'Afterschool,' which speaks of a boy and girl in a fancy East Coas prep school video club, of the boy's roommate, and the death of twin Alpha Girl classmates, is a film of and about the YouTube generation. It begins with Rob (Ezra Miller) watching an online porn site called "Nasty Cum Holes" (or something like that) in which a man, unseen, is talking dirty to a young prostitute. Rob is in his dorm room, which he shares with Dave (Jeremy Allen White), who deals drugs. The video club links him with Amy (Addison Timlin), with whom he loses his virginity. While ostensibly making a sort of promotional video for the school he is shooting a hallway and stairway and all of a sudden two twin girls, the most admired in the school as it happens, appear overdosing. Robert rushes down the hall to them and the camera continues to watch as he sits on the floor with them as they die. Links between all this and Michael Haneke's 'Caché' and Van Sant's 'Elephant' are almost too obvious to mention.

In what follows there is a lot that shows the hypocrisy and confusion of the teachers, the headmaster, and the kids. Rob is so full of emotion throughout the entire film that he finds himself almost completely shut down. Mr. Wiseman the therapist or counselor (Lee Wilkof) succeeds in getting him to open up a tiny bit by trading obscene insults with him. (Campos' admiration for Frederick Wiseman's 'High School' led him to pay homage with the character's name.) A lot of 'Afterschool' is seen either as a video camera (or even a cell phone camera) see it, or as Rob sees it. When his lit teacher is talking about 'Hamlet,' he is watching her crotch, legs, and cleavage and that's what the camera sees. At other times the camera is fixed and one speaker is cut out of the picture, or you see only the edge of his head. Campos is not of the shaky, hand-held school of realism. His evocation of the sensibility of his young characters goes deeper than that. When kids today see something like a girlfight (or a boyfight) at school, somebody films it, and when it's filmed it's going to wind up on the Internet. There's a girlfight Rob and his roommate watch on the Web and then they're in a boyfight with each other in which Rob lets out his sudden pent up anger. Maybe his roommate is guilty in the twin girls' death. But as the school headmaster somewhat facilely says, maybe they all are. A wave of repression follows the incident--perhaps evoking the aftermath of 9/11, which Campos interchanged with the girls' death to get kids' reaction shots.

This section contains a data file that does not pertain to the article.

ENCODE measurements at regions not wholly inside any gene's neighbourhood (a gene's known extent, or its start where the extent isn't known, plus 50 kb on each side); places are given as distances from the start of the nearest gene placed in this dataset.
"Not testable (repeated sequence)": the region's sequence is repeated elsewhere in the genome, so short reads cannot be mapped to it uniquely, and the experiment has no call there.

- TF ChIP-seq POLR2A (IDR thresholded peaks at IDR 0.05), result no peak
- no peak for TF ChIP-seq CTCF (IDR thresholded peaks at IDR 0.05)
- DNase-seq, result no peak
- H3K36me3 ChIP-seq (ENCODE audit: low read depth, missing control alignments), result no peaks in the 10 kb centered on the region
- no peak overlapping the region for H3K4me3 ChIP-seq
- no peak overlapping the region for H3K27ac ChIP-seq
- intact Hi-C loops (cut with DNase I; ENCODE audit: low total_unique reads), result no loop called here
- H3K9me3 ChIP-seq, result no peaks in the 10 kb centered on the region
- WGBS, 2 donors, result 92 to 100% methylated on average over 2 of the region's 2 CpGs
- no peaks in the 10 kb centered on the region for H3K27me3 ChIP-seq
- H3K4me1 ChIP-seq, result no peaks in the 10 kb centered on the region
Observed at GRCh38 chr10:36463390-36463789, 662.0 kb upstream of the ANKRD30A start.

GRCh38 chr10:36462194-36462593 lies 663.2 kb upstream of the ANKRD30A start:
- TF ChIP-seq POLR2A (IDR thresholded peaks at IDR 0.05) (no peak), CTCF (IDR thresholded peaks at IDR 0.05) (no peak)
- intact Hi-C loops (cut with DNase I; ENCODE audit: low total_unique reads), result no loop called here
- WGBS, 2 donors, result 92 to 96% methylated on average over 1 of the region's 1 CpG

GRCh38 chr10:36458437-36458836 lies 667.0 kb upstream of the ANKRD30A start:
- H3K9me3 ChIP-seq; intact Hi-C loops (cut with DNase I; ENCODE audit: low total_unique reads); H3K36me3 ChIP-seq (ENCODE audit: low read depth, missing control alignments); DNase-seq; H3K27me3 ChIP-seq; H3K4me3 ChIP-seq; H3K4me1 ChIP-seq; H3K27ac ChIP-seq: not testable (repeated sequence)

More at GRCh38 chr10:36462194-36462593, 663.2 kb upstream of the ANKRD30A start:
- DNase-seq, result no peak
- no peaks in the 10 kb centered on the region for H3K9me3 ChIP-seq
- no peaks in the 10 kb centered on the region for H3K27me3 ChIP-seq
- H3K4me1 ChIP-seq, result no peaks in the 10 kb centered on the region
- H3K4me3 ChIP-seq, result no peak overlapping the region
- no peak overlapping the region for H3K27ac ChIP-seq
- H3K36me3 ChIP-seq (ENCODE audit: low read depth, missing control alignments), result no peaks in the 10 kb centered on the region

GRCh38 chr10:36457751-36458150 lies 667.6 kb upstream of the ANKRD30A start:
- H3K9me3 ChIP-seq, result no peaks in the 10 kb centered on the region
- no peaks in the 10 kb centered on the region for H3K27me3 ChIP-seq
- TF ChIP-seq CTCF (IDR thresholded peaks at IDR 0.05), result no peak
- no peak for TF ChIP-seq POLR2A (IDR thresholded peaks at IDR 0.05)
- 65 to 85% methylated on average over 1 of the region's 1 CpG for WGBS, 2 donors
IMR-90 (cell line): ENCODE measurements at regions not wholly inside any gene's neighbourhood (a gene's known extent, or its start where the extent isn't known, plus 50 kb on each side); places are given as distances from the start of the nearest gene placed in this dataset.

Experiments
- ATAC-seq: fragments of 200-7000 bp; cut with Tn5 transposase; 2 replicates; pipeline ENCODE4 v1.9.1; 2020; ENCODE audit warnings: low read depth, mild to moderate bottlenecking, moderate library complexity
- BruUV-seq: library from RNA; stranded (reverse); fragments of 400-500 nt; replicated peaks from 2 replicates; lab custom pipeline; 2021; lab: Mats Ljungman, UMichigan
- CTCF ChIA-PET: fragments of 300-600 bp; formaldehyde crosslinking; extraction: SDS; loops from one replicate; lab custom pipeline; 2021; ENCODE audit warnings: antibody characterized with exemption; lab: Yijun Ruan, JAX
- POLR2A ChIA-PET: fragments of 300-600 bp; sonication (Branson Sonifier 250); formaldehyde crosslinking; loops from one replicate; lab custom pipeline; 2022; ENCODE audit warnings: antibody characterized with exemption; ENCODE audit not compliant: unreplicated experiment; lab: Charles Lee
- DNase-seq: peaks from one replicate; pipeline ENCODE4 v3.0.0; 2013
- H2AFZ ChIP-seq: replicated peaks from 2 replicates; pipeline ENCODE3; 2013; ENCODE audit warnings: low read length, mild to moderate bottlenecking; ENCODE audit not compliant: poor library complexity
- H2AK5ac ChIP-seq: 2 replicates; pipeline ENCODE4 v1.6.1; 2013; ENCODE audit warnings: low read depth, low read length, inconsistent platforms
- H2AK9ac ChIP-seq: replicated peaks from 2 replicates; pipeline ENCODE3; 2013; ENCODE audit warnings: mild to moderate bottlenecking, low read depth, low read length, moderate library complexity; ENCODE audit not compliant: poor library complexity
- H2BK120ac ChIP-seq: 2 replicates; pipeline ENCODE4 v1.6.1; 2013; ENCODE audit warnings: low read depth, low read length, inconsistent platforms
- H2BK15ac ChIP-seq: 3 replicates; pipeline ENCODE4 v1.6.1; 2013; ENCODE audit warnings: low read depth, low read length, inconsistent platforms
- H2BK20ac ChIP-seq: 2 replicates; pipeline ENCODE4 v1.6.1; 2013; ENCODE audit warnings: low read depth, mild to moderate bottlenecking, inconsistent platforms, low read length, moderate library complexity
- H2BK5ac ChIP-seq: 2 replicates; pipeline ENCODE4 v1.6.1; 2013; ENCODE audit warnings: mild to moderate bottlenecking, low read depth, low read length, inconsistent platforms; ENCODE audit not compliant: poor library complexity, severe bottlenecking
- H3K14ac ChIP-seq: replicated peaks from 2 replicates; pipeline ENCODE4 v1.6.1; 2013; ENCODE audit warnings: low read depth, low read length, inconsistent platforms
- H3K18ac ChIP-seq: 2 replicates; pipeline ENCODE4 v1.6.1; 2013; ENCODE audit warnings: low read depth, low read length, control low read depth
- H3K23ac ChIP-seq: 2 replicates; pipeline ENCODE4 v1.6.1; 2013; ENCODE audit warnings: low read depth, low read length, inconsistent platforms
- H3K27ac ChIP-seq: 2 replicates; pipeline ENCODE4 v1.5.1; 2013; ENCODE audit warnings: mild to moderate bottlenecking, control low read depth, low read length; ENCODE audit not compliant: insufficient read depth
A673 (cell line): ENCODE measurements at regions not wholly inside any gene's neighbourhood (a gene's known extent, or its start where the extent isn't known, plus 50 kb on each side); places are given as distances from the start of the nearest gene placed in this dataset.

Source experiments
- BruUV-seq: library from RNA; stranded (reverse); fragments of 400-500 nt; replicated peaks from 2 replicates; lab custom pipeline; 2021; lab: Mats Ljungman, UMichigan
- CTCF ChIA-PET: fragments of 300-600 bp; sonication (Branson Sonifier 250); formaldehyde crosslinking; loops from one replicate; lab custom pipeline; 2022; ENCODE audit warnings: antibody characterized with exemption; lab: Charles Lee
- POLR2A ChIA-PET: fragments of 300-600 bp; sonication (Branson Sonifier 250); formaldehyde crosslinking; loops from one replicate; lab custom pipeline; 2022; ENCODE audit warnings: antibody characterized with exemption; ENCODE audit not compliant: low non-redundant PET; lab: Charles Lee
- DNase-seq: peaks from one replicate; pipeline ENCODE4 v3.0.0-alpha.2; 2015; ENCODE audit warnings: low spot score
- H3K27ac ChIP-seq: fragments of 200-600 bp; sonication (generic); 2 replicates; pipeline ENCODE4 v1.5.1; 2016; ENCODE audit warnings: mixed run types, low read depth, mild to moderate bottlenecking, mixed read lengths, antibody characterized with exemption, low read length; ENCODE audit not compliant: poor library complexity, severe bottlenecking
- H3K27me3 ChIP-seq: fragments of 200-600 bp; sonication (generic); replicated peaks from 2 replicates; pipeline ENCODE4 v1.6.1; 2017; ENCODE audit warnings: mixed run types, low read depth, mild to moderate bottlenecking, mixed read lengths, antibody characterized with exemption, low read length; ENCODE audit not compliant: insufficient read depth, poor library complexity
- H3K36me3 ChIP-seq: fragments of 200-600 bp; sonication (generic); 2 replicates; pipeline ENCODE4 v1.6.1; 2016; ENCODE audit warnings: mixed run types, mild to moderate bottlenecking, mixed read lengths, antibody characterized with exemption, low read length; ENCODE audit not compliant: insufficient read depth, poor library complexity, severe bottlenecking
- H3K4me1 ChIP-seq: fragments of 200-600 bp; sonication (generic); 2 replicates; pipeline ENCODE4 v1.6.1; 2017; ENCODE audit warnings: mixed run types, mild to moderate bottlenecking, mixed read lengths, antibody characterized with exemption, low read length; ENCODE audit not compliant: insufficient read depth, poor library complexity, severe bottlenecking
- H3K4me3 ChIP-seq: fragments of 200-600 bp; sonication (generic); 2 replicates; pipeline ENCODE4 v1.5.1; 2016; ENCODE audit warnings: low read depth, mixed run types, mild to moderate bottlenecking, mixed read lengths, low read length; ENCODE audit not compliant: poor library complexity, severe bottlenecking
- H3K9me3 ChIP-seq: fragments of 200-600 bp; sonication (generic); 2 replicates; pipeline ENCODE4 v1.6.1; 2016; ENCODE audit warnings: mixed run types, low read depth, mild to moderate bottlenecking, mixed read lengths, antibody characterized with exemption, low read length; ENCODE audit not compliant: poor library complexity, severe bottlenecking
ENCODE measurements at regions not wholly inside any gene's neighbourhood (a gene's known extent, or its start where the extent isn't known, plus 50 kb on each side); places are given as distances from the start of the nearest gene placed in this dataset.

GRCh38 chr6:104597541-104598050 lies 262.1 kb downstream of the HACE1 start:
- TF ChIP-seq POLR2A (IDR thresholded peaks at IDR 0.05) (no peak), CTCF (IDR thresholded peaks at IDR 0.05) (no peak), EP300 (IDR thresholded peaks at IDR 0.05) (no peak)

Campos likes moments that make us and himself uncomfortable, starting with the opening porn video, but continuing with Rob's experience and the world seen through his eyes. (Campos made a short film in which a young girl sells her virginity on eBay and loses it for real on camera to an older man.) Rob's safety is continually compromised and his emotions are uncertain. He doesn't know who he is, and neither does the filmmaker. Rob is a cleancut, even beautiful, boy, but he is almost clinically shut down--not an unusual state for a male teenager, maybe even more likely in a privileged setting like a New England prep school.

Rob and Amy are assigned the task of making a 'memorial film' about the dead twins. However the film he makes is too abstract, existential, ironic and just plain crude to be acceptable. When his supervisor sees it he thinks it's meant to be a mean joke. Later a more sweetened up and conventional version of the film is shown to the whole school, which we also see. Altering and re-editing reality is a continual theme of 'Afterschool.' As Deborah Young of 'Hollywood Reporter' writes, 'Afterschool' "is a sophisticated stylistic exercise too rarefied for wide audiences, but earmarked for critical kudos." It may seem in the watching more crude than it is. The cobbled-together vernacular images are clumsy, but the filmmaker is supple, deft, and sophisticated technically and bold intellectually--still-beyond his years. He has also captured a world he himself knows personally with rather stunning accuracy.

(Note: I am not sure of all the characters' names and may have got some identifications wrong here.)